The retailer doesn’t need to see your card details, and neither Apple nor your bank gets to find out what you’re buying, so either half of the transaction is kept secret from the party who has no need to know about it.
If I lose my Watch or iPhone can someone make purchases?
If you lose Watch or iOS device, putting it into Lost Mode through Find my iPhone suspends the key stored in your Secure Element so nobody can make purchases on your account.
And despite all this, if you still fall foul of a scam – which will almost certainly be a case of human error – the most you can lose in the early days is a paltry £30.
How to secure Apple Pay if your phone is stolen
If the iPhone is lost or stolen you can use Find My iPhone to suspend all payments from that device. There’s no need to cancel the credit card, because the number isn’t stored on the device, as we already mentioned – we can thank tokenisation for that.
Could a hacker steal my credit-card details from the iPhone?
Apparently not. As a security measure, the credit card details aren’t actually stored on the iPhone, or on Apple’s servers. (It may be worth mentioning that Google Wallet works differently: Google keeps your card details on its servers.)
Apple says the payment network or issuing bank will provide a Device Account Number, using a technique called tokenisation: replacing a sensitive piece of data with a random piece of data that typically has the same format. Tokenisation reduces or removes the need to update existing systems that require a credit-card number, without exposing the real number to theft.
But here’s one last word on security. One site reckons that Apple Pay and other electronic wallet technologies are actually making it easy to commit credit-card fraud. It reports that criminals are bypassing the security checks by using the old-fashioned fraud method – buying hacked credit-card details – and then setting these up on an iPhone’s Apple Pay system, which then allows them to pay for goods without any identification checks beyond the fingerprint – which won’t be a problem, because it’s the fraudster’s phone, even though it’s not his credit card.
Obviously this is hardly Apple’s fault, nor is it really a new problem – it simply makes the fraud process slightly smoother for criminals who have already got their victim’s credit-card details. Read more details for yourself here.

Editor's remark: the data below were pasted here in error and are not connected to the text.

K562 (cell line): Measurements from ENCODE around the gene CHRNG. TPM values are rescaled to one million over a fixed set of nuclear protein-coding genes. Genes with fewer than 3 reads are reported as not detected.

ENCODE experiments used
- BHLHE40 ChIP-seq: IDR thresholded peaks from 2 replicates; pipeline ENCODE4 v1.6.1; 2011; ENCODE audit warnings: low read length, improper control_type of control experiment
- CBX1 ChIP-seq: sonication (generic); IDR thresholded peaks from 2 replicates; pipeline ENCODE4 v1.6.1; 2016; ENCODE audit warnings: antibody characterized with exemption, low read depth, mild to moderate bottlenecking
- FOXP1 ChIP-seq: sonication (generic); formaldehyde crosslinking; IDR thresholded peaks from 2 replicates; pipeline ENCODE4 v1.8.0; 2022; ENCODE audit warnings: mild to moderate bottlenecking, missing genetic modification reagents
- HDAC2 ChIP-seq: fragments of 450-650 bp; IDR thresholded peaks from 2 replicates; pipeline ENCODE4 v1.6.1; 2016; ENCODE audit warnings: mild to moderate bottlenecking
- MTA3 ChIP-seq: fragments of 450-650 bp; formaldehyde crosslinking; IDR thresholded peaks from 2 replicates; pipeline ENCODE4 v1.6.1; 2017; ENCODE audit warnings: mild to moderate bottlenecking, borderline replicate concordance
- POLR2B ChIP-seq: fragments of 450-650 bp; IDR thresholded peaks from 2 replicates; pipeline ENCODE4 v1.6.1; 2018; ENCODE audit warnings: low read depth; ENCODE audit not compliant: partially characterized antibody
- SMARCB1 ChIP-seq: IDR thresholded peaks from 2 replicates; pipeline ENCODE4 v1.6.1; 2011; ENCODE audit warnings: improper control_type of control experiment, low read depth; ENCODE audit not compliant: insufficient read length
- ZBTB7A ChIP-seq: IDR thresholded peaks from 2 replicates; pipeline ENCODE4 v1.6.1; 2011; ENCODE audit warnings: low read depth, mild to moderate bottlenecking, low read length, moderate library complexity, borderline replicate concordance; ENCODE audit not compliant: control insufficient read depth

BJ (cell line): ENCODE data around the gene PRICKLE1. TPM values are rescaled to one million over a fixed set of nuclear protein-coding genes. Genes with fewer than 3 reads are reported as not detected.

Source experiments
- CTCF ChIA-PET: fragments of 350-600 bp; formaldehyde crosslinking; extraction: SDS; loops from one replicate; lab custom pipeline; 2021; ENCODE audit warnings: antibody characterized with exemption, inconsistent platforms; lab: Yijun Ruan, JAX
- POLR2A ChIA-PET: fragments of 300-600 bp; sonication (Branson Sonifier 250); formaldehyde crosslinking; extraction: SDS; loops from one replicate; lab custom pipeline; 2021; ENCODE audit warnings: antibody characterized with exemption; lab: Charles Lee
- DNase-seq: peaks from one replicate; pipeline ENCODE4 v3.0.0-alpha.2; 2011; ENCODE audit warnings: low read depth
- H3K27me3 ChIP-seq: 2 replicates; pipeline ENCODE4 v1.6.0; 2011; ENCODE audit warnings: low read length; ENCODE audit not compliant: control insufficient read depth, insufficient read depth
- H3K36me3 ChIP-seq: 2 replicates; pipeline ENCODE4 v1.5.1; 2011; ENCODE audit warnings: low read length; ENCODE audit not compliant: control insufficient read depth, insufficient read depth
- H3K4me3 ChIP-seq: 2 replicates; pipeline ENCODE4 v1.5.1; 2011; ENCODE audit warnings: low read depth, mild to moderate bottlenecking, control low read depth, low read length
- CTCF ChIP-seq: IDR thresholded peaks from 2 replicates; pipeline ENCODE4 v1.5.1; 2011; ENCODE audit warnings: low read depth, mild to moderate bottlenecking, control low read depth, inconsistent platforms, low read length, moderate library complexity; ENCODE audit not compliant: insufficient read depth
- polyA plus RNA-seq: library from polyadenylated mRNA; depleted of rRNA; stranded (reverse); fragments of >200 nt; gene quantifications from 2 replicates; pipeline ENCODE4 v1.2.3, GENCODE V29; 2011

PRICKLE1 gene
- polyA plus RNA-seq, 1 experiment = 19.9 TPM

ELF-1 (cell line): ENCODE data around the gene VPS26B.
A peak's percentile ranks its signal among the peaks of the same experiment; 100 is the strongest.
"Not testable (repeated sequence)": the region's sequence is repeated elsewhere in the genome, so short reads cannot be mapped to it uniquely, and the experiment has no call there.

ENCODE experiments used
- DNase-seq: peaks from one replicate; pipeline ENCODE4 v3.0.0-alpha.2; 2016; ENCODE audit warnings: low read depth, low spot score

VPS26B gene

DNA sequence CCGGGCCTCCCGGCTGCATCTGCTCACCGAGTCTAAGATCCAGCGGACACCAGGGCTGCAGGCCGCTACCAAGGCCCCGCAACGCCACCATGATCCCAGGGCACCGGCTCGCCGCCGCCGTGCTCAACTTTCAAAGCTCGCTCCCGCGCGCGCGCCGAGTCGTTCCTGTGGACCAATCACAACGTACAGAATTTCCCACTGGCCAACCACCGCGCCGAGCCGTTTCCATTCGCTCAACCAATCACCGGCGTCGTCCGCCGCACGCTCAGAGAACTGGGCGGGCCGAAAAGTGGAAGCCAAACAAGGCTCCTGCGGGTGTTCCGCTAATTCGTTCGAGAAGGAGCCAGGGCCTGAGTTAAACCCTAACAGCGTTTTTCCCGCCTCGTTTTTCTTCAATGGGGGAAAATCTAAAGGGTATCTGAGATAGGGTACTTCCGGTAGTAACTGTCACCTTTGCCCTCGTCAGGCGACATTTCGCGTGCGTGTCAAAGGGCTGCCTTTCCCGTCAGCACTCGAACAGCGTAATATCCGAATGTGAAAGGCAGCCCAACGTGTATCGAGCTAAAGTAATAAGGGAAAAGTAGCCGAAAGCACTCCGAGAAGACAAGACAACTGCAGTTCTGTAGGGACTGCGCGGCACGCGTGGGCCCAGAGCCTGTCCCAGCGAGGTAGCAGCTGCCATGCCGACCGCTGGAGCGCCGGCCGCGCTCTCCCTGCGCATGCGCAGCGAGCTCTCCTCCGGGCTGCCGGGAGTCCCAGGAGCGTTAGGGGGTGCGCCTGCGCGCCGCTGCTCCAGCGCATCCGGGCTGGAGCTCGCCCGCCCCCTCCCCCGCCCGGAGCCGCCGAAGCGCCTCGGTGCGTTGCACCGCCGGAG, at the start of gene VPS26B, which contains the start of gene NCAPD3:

If I’m hit by fraud on Apple Pay, will I be liable for any losses?
The situation should remain much the same as when using credit or debit cards on their own. In its guide for merchants, Apple explains about fraud liability:
“Will I [the merchant] be liable for fraud on Apple Pay transactions?
“Apple Pay transactions are treated in the same way as your current credit and debit transactions. You’ll have the same liability rules applied to Apple Pay transactions.”
Regulations in the UK dictate that cardholders are not held financially liable for any fraud on their cards, “provided you have not acted fraudulently or without reasonable care (e.g. you haven’t written down your PIN and haven’t disclosed it to someone else)”, and this will apply under Apple Pay too.
Payments made using Apple Pay in a shop are classified as card-present transactions, by the way. Payments made using Apple Pay within apps are card-not-present transactions. This has some
ramifications in terms of liability if something goes wrong, but either way it shouldn’t be you picking up the tab.
More information on card fraud liability
What about privacy – can I be tracked if I pay using Apple Pay?
Apparently not. Eddie Cue insisted: “Security is at the core of Apple Pay; but so is privacy. We are not in the business of collecting your data.” (Was that a shot at Google?)
When you go to a shop, Apple doesn’t get to know what you bought, how much you paid for it, or any other personal details. The guy behind the counter doesn’t get to see your name or your credit card number – all of which are potential weak spots of the current system, under which cards are occasionally cloned and ripped off.